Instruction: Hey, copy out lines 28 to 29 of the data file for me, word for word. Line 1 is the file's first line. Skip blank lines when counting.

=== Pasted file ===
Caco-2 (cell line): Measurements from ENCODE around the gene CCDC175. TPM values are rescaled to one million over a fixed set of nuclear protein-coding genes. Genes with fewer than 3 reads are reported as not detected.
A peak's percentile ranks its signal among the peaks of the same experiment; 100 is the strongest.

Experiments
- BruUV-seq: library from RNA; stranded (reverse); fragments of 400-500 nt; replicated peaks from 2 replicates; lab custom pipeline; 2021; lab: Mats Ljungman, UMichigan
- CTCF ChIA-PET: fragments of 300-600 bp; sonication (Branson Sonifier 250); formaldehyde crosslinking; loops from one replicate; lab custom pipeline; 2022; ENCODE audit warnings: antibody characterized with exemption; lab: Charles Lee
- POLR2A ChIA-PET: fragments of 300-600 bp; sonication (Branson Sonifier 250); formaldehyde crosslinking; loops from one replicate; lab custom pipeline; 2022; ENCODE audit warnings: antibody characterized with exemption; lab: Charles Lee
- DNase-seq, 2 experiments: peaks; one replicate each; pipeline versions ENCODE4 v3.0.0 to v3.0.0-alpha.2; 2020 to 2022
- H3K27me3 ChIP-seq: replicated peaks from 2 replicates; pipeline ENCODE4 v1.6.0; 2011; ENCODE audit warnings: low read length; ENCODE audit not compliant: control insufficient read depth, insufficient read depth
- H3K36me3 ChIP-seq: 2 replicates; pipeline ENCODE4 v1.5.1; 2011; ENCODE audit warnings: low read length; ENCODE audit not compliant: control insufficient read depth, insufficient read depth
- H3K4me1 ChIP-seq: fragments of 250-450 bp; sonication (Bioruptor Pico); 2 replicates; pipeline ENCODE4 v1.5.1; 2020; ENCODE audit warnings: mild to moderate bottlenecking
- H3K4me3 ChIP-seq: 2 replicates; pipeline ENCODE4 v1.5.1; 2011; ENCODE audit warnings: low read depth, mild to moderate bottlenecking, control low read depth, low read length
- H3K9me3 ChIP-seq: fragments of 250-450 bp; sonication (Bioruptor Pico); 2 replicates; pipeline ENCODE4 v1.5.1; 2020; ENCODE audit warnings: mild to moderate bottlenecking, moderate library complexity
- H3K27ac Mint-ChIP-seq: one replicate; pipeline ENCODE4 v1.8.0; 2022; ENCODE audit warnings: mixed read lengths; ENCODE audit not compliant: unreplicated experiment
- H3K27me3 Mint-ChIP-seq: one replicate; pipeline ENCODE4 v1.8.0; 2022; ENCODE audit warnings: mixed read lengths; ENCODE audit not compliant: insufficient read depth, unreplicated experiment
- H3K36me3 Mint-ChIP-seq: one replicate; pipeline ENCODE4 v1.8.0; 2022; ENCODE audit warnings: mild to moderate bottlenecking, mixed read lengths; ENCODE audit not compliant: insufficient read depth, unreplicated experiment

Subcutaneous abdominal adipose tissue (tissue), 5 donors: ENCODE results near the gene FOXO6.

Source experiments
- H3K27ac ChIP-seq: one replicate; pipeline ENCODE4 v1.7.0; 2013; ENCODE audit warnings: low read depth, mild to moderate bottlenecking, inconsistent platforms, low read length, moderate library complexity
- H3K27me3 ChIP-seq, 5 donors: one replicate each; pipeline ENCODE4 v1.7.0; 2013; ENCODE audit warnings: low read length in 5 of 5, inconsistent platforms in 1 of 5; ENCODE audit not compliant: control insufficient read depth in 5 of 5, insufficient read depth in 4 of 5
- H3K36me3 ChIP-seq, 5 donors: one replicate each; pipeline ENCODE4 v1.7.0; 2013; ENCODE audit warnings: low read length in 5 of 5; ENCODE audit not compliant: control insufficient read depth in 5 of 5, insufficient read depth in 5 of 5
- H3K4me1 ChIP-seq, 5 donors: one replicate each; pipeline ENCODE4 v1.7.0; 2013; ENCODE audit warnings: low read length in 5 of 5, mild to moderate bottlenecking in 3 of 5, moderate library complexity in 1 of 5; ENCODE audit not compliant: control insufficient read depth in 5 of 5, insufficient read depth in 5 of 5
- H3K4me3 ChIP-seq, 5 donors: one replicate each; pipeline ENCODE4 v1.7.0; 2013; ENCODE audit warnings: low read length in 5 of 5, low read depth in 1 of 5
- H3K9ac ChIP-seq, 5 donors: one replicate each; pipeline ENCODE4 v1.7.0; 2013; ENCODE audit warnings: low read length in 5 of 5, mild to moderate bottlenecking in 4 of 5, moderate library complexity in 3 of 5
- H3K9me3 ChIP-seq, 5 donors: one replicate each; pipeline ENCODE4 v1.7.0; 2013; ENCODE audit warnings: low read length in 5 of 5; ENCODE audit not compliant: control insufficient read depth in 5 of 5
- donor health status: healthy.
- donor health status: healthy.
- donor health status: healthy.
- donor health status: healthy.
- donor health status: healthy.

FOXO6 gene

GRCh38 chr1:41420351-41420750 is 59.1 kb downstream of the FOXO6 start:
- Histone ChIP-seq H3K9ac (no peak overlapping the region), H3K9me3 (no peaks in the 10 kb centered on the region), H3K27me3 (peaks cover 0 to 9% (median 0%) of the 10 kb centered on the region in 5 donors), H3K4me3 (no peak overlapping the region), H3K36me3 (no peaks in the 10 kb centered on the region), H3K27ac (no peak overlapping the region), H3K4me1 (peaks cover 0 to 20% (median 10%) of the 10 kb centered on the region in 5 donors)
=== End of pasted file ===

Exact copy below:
- donor health status: healthy.
- donor health status: healthy.